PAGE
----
BOOKS: The Cat I.Q. Test
From ANIMAL PEOPLE, Jan/Feb 1997:
The Cat I.Q. Test by Melissa Miller
Viking Penguin (375 Hudson St., New York, NY 10014-3657), 1996.
198 pages, paperback, $8.95.
When I think of feline intelligence,
five cats among the hundred-odd I’ve known
come to mind. My first cat, Catapuss, was a
creatively malevolent yet oddly compassionate
misfit who terrorized dogs, did not hunt,
objected if other cats tormented prey in his presence,
thrashed the barnyard bully in his only
big fight, let every other cat steal his dinner,
rarely socialized with other cats, and yet was
often first to alert us to another cat who was
hurting. He was behaviorally so different, and
so obviously inclined to work out detailed plots,
that one could not observe him without concluding
that he exercised considerable capacity for
abstract thought. Yet he did not seem clever at
basic feline survival.
Next came Orky, a tiny slate-grey
former feral with uncommon ability to decipher
human speech, plus her own spoken vocabulary,
which included self-justifications when
caught at naughtiness. Whatever Orky did, or
wanted, she explained.
I picked up Squeaky, an abandoned
kitten, from a roadside on a late winter morning
run. A farm wife named Lorna nursed her all
day, and called me that night to watch as
Squeaky pulled herself up to the edge of her box
to investigate the world. “Nothing gets past that
kitten,” Lorna said, and indeed, Squeaky was
far more alert and inquisitive than other kittens
her age, or for that matter, most cats. She
feared nothing, living or mechanical, and
when she was killed by a car at age two, it was
literally a case of curiosity killing the cat, not a
routine cat/car mishap.
A trapper took Alfred the Great to the
Quebec woods at about four months of age to
use as live fox or coyote bait. Somehow Alfred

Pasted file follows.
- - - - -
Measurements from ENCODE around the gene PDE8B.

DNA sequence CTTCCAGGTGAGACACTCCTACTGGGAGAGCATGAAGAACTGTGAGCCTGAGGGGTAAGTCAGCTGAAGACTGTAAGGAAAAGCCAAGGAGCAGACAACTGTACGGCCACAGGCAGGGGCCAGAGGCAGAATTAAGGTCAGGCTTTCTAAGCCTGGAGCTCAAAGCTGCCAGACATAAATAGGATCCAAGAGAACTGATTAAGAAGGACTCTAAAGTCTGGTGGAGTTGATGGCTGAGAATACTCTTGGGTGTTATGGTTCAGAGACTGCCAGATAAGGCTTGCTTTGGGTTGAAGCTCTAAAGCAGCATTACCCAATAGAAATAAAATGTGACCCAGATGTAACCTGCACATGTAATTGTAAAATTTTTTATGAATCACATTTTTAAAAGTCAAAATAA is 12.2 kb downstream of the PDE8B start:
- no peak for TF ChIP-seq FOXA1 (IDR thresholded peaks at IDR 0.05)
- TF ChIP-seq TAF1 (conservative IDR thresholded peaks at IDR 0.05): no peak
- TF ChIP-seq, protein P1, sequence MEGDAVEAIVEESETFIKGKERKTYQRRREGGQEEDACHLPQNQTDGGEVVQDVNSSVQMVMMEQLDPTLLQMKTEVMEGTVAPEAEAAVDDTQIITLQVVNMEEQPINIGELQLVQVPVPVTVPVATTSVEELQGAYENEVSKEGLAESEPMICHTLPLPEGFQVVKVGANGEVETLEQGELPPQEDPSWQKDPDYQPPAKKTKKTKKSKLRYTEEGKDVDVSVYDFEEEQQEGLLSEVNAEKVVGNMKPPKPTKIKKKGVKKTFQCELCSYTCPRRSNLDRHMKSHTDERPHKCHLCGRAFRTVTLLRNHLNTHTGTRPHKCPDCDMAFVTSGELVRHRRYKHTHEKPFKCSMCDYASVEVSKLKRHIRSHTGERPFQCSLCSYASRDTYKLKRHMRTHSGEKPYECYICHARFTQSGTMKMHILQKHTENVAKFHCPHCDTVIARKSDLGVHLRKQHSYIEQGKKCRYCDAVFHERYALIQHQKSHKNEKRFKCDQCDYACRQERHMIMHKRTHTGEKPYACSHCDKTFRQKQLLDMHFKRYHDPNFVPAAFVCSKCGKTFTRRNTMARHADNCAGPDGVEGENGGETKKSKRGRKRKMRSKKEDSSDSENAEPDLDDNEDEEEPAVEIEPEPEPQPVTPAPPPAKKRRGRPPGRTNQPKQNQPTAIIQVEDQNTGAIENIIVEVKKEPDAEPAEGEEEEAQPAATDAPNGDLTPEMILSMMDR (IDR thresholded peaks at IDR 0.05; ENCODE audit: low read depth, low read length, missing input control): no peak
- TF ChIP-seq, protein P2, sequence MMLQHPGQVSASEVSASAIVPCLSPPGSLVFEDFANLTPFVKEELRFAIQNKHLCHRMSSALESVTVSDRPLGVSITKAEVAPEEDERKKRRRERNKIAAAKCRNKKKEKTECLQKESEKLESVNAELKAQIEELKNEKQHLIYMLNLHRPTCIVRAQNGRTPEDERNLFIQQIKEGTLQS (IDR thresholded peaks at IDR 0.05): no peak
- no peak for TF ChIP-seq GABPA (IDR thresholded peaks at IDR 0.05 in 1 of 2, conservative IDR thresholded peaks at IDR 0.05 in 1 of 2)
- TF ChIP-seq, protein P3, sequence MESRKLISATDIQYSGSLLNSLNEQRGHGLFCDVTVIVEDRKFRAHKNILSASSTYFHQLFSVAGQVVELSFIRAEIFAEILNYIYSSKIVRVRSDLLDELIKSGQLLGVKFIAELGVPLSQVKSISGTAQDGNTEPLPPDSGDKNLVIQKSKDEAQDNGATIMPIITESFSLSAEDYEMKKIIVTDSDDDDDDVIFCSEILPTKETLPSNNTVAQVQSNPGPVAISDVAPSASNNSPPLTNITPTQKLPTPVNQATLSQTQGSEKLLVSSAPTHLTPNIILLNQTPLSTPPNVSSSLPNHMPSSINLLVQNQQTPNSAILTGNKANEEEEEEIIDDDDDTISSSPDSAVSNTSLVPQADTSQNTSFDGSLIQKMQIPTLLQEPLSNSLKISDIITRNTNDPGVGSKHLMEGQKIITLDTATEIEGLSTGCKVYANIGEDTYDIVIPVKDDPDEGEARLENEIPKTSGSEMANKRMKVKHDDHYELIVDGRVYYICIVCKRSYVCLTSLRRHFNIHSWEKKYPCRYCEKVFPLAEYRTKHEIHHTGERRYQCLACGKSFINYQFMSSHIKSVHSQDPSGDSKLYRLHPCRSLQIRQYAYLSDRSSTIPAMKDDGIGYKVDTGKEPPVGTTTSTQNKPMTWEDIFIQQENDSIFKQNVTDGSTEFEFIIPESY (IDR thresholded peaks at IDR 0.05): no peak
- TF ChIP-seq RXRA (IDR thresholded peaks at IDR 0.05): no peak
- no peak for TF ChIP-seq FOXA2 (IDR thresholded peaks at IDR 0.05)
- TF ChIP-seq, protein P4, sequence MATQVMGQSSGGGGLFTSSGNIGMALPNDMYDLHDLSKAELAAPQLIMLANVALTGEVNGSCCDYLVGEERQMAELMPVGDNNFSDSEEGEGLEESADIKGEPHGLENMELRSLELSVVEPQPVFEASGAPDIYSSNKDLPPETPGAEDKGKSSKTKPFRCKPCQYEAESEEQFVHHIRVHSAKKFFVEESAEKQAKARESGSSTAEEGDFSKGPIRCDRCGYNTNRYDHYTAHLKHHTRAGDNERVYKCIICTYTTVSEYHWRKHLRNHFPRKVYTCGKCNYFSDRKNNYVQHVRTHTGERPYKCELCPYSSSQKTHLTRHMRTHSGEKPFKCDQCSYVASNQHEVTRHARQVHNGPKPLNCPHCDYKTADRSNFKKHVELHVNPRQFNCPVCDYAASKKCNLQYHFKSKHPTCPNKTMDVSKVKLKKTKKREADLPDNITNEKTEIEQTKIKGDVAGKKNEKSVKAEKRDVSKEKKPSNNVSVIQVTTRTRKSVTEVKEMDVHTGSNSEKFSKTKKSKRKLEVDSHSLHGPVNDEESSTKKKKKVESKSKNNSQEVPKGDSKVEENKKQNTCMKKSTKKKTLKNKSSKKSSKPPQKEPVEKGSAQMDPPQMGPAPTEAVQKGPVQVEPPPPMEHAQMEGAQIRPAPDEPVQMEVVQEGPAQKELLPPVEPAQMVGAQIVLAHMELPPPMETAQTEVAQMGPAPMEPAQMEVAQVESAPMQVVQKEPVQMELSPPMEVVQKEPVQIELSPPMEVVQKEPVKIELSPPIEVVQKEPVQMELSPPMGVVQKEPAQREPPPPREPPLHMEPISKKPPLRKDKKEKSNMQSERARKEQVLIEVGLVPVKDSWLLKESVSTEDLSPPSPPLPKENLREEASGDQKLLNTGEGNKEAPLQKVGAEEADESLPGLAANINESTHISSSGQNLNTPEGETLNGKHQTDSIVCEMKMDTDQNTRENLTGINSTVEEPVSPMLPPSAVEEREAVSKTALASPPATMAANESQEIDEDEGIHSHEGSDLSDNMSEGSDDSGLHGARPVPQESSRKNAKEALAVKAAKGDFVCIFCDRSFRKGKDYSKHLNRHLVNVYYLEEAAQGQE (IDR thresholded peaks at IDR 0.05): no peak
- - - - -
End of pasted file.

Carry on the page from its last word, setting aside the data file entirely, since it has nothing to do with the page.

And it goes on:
escaped, surviving a bitter January in the contested
no-canid’s-land between fox and coyote
dens. I knew he was there, having torn out the
traps and seen his footprints, but I never saw
him until he followed me home, so hungry he
forgot to be fearful. He became an affectionate
pest, who despite having survived early hardship
seemed clumsy, was slow to solve problems,
and often climbed into places––not all
that high––that he was afraid to descend from.
He hunted mainly snakes. Often, if I came
home late for dinner, he’d be waiting with a big
live snake. I’d thank him, then let the snake go.
Now an indoor cat, he still captures occasional
snakes, where none should be.
Most notably, Alfred picked repeated
fights with every other cat we had, including
cats who otherwise never fought, and was routinely
trounced by all of them.
Time passed. Our cat population
turned over. Alfred between thrashings followed
and copied Gidget, a psychotic old cat so
nasty she once trounced a notorious cat-eating
coyote. Newcomer cats noted Alfred’s scars
and took seriously his method-acting. Over the
past few years, this cat who has never beaten up
so much as a puffball has been treated with the
deference due a heavyweight champion. Alfred,
in turn, no longer picks fights with the few
older cats who might use him as a dust-mop. .
Finally came Dennis the Menace, an
orange “tom” kitten who turned out to be
female, found strutting through a busy intersection
in Bridgeport, Connecticut. She has
Squeaky’s curiousity, Catapuss’ capability of
abstract thought, a little of Orky’s loquaciousness,
and common sense. She figures out how
to get results from fax machines, answering
machines, and photocopiers. All day she
strives to know, for the sheer sake of knowing.
Her usual facial expression is a question mark.
Dennis would fare well by Melissa
Miller’s The Cat I.Q. Test, because much of her
intelligence is applied in a problem-solving
manner that can be measured. The other bright
cats I’ve known would do less well, because
their unique mental attributes can’t be measured
even in humans. And that’s the problem with
I.Q. testing: the only quantification of intuition,
creativity, and political skill is in the outcome.
Canine intelligence, unlike human or feline
intelligence, lends itself more easily to testing
because canine thinking tends to be focused
within hierarchical social relationships, which
narrow the range of possibility. Dogs have an
amazing range of inate abilities, learned skills,
and intuitive, applied, and reactive types of
intelligence, but rarely exhibit the idiosyncrasy
that marks the most interesting cats and people.
Practically obligated by the success of
her previous book, The Dog I.Q. Test, to do a
sequel for cats, Miller gives it a game try,
filled out by historical background, but in the
end, as I’m writing this, I’m ringed by seven
cats, six feigning indifference while Dennis listens
to each click of the keyboard as if deciphering
Morse code. They know I’m writing about
them. The problem is, I don’t know how they
know, or how much they know, and Miller
doesn’t either. Until someone figures out how
to fathom that kind of mystery, cat intelligence
remains in the realm of jazz: you don’t know
how to define it, but you know when it’s there.